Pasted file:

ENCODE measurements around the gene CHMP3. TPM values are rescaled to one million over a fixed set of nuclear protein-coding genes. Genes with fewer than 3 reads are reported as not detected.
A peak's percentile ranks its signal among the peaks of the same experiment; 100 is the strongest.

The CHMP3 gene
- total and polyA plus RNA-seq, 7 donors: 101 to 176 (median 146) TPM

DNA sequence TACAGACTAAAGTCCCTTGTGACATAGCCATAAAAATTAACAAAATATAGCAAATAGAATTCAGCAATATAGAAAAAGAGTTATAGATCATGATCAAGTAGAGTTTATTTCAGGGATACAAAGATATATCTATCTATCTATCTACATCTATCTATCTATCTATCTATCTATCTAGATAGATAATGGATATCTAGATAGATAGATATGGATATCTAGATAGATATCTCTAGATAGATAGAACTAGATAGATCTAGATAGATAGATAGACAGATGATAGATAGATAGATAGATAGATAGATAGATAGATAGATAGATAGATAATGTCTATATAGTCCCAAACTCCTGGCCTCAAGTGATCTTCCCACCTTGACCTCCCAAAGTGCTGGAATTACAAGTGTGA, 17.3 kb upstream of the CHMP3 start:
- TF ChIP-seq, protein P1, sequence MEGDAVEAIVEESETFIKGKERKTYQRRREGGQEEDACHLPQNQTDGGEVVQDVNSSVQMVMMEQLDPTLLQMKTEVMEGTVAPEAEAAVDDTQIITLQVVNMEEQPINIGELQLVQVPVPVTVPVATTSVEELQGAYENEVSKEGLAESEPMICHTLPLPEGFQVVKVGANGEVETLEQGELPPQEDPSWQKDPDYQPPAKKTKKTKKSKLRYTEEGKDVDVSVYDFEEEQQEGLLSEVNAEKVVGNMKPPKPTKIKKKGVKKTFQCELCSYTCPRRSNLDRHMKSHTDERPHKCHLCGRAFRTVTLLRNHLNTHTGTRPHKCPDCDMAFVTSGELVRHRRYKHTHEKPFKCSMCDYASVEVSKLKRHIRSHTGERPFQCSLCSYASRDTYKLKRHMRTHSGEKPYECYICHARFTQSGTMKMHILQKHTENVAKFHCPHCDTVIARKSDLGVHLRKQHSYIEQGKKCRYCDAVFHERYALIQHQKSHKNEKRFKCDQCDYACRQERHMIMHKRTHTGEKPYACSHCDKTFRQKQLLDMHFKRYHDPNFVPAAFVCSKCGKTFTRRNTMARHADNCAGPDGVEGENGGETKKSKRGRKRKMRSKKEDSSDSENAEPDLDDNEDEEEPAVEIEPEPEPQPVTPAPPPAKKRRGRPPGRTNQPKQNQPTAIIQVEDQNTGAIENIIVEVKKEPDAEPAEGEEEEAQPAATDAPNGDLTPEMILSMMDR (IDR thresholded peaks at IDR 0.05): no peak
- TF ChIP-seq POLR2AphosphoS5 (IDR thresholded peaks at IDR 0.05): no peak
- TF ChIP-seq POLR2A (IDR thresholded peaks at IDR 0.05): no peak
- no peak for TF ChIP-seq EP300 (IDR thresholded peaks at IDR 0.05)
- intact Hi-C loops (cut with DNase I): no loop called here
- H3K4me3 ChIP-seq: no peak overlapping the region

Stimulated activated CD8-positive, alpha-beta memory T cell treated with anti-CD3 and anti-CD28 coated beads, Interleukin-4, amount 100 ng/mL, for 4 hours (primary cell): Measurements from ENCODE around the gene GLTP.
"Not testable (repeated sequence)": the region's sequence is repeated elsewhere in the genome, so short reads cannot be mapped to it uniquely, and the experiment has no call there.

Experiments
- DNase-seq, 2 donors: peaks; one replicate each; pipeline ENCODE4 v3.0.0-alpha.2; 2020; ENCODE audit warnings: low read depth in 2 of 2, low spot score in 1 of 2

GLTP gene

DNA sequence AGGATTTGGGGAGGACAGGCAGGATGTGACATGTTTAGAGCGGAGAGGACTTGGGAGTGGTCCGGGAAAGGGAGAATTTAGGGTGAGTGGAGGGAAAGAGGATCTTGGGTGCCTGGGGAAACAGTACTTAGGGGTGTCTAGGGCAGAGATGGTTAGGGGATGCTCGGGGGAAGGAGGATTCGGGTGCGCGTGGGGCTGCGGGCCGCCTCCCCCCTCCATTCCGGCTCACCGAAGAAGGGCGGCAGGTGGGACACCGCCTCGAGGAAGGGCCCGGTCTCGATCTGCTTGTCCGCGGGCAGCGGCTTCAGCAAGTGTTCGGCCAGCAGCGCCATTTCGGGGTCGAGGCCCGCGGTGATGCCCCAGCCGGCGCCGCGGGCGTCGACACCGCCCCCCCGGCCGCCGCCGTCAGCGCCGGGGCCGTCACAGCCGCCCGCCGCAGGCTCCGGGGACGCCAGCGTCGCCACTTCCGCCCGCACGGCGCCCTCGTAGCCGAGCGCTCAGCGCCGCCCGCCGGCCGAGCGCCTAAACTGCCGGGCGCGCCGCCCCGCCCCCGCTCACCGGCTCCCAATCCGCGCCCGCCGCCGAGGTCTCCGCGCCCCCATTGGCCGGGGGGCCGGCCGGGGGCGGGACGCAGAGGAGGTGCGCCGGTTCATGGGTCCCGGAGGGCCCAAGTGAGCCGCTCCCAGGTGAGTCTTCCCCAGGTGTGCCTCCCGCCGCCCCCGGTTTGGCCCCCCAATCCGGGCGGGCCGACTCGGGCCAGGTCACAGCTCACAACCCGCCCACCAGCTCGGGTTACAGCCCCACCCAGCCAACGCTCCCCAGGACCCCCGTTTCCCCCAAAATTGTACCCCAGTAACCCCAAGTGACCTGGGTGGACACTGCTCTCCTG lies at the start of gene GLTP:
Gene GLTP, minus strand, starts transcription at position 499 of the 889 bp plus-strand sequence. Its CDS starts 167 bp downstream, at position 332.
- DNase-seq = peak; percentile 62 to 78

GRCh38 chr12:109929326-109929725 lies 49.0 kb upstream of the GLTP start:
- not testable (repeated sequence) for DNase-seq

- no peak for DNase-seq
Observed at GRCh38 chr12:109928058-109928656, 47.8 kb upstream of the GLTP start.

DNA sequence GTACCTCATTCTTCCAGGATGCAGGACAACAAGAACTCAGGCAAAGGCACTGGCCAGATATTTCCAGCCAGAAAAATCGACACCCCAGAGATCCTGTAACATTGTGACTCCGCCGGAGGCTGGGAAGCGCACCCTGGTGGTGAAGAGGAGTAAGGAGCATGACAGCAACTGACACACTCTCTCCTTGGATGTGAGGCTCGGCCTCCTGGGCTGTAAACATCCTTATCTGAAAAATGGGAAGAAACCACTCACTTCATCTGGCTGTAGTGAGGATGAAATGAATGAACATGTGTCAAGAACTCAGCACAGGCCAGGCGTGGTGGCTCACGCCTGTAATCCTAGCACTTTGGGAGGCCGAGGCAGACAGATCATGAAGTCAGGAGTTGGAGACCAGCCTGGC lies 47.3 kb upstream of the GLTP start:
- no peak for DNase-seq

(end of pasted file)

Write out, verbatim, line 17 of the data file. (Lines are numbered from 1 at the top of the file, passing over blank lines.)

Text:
DNA sequence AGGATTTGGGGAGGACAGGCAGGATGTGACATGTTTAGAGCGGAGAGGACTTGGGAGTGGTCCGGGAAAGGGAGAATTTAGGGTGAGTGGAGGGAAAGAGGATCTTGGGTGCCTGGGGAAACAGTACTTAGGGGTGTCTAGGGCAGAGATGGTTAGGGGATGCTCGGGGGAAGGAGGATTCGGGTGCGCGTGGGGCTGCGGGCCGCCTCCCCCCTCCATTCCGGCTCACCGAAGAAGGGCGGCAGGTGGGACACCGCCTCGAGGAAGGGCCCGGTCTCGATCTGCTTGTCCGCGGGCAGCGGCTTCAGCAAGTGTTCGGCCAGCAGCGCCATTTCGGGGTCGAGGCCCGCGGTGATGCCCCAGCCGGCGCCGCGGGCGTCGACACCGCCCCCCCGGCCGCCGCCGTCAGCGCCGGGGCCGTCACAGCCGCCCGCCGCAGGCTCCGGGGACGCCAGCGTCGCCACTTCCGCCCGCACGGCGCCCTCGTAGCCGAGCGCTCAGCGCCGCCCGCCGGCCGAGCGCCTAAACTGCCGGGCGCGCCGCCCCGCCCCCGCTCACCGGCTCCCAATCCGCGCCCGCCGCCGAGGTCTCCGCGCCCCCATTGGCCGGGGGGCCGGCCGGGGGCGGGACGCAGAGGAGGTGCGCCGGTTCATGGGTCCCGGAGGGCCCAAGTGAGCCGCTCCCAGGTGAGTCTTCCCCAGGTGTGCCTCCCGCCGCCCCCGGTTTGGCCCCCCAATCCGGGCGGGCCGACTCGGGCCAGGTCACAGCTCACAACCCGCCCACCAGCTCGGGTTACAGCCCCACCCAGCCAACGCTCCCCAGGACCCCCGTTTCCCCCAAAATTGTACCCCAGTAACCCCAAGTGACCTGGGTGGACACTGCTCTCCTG lies at the start of gene GLTP: